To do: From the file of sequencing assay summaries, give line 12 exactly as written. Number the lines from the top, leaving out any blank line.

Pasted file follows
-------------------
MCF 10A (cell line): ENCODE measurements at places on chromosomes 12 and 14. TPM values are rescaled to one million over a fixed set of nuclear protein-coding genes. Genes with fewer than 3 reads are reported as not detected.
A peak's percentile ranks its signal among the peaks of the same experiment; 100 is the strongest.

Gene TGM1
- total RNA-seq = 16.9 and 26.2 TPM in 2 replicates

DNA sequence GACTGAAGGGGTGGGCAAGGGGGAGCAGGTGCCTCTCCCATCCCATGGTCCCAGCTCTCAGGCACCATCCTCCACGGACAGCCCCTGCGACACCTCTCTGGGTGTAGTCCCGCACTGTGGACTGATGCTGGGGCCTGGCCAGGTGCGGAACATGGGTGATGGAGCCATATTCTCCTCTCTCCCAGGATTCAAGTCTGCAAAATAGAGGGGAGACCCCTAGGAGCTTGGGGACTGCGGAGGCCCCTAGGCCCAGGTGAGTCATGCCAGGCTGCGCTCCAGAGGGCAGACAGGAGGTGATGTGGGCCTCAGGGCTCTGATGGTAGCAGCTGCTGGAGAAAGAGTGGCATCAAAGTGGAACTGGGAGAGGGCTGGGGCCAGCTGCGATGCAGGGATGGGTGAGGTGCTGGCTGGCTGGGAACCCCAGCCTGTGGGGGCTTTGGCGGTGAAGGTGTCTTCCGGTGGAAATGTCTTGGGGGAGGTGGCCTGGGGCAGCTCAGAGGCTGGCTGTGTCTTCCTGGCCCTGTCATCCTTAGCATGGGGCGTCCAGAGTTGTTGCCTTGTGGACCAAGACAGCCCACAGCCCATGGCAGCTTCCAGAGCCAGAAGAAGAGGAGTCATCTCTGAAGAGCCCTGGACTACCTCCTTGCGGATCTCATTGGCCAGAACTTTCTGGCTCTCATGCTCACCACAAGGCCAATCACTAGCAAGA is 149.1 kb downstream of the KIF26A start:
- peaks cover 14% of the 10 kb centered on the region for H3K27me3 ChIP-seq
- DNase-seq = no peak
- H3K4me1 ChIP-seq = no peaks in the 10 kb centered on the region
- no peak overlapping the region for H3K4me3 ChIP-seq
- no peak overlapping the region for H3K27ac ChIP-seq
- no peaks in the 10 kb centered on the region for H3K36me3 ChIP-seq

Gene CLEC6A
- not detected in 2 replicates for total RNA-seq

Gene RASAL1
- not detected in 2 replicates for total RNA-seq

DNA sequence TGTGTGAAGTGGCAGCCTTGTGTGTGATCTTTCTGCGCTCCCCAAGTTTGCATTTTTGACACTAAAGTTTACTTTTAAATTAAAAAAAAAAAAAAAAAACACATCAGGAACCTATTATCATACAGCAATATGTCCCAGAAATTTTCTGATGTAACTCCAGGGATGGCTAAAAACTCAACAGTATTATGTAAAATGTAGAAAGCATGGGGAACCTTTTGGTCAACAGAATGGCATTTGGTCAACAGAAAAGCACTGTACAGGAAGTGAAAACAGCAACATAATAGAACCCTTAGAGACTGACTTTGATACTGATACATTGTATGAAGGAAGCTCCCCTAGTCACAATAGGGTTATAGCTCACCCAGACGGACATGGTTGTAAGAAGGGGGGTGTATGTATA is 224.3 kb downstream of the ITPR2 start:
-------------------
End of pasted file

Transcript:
Gene CLEC6A